I’ll go ahead and start this with a disclaimer.
I’m hoping this actually is read, but most of you wonderful readers are of the reasonable sort, so I’m counting on folks not skipping down to the comments to tell me why I’m an idiot. So here’s a little preface for this opinion of mine:
- This is my personal opinion on gaming, and it in no way affects anyone that doesn’t agree with me.
- The joke is on you if you think I’m an idiot for what I think, because I have had my suspicions that I’m an idiot for years already.
- I understand that not everyone has the same line of thinking as me, so naturally my views are not the end-all-be-all.
That said, I’m certainly open for discussion on this topic, and as always I encourage others to share how they feel.
I’m a simple man, of simple gaming tastes. Actually, that isn’t really true, because I enjoy many different genres of games ranging from racing games to shooters, platformers to strategy titles. There are few types of games that I don’t enjoy, like hack-and-slash games, JRPGs, and visual novels. I have nothing against those genres, they just don’t interest me.
But I digress.
Like my taste in games, my preference in gaming platform is varied. I game on Xbox primarily, though I own a PlayStation 4 and a moderately capable laptop. I’d own a Nintendo Wii U or Switch (or both), but quite frankly, I’m a little broke and Jennifer would probably kill me if I came home with another game system when we’re looking to buy a house.
“But Shelby,” you may be thinking “if you own a PC that can run most games, why bother with an Xbox at all?”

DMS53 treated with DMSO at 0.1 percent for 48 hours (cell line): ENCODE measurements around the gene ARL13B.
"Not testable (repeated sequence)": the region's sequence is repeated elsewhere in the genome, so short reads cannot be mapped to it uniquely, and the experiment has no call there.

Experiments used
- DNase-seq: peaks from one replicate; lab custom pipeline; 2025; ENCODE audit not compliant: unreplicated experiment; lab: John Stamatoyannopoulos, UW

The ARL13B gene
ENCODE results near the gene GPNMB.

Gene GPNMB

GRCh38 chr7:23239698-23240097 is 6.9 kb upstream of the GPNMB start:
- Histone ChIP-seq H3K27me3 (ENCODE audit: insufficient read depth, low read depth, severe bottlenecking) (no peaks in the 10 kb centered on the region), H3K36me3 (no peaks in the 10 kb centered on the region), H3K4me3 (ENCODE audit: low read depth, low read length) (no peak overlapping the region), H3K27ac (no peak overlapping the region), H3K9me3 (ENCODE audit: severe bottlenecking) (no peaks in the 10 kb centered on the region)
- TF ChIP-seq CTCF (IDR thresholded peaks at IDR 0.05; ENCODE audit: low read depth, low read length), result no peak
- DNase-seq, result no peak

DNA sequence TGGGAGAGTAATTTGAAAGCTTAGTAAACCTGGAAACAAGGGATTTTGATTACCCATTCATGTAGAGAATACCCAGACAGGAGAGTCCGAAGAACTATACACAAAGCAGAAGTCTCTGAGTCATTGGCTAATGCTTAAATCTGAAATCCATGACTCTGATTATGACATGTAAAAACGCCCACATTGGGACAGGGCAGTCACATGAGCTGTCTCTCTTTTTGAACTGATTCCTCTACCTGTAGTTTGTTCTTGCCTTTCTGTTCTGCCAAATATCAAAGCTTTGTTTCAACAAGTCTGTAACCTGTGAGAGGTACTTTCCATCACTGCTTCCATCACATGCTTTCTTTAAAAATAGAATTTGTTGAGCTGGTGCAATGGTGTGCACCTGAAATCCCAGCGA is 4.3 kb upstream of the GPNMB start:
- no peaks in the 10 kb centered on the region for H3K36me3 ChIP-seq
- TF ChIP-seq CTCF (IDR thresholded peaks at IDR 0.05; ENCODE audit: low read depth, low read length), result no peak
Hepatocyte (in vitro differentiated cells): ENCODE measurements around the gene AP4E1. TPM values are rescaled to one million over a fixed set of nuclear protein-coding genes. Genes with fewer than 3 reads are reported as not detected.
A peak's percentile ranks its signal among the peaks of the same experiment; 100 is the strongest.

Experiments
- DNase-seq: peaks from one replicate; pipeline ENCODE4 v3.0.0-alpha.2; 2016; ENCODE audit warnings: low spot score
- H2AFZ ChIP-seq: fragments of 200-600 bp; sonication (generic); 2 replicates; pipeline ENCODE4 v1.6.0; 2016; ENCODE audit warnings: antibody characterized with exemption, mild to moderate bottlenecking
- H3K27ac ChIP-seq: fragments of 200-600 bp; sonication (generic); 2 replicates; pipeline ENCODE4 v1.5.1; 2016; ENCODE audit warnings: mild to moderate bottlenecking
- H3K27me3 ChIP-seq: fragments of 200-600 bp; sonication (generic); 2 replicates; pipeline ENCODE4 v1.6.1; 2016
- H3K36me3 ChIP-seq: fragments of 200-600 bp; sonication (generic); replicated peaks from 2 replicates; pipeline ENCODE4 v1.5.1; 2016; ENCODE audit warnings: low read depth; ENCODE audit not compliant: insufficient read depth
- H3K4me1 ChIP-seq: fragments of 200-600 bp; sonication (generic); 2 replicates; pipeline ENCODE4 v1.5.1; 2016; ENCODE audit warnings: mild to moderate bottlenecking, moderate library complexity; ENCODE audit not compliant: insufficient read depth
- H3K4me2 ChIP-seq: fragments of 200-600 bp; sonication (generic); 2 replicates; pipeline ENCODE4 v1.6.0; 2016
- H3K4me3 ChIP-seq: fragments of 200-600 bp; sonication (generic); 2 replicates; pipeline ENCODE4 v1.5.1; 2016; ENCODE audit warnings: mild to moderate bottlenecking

My response to you, hypothetical well-intentioned reader, is that I’m cheap and lazy.
Sometimes You Just Gotta Game
As I’ve said before (probably in another post that I couldn’t be bothered to link back to though far more likely in a comment I’ve made to someone on their own blog), when I want to game, I just want to game as easily as possible.
For example, when The Witcher III: Wild Hunt released, I was able to pop in the disk and play the game on my Xbox One with little hassle. I didn’t have to worry about system specifications or compatibility issues. I knew that if I bought a copy of the game for the Xbox One, it would work on my Xbox One.
At the time, all I had for a PC was a cheap Dell desktop with a crappy integrated GPU, so even playing the game on the lowest settings would be impossible. I still remember getting a Rainbow Six: Siege alpha access code and not being able to participate on even the barest of bones settings because my PC had trouble with rendering textures. I still have that Dell and I use it for light gaming, like playing older titles, but the vast majority of my PC gaming is done on
our Jennifer’s laptop.
Contrast the ease of installing The Witcher III: Wild Hunt with my experience with installing The Elder Scrolls IV: Skyrim on my laptop when it arrived. Jennifer was excited to dive back into Skyrim (it’s her addiction), and it helped me sell her on the idea of letting me buy an $1200 laptop for college instead of a more reasonably priced one. So once I got the laptop set up and we got the basic stuff out of the way, I started installing her game.
Once it was finished, I ran it… and I noticed something odd. A game from 2011 ran like trash on a brand new laptop with a graphics card and processor that should run it easily. It turns out that it was an easy fix, as I just needed to update the graphics card drivers, but had I not known to check for that, I would’ve been rather upset.
Where am I going with this? I don’t know. I kinda lost my train of thought. Oh, right…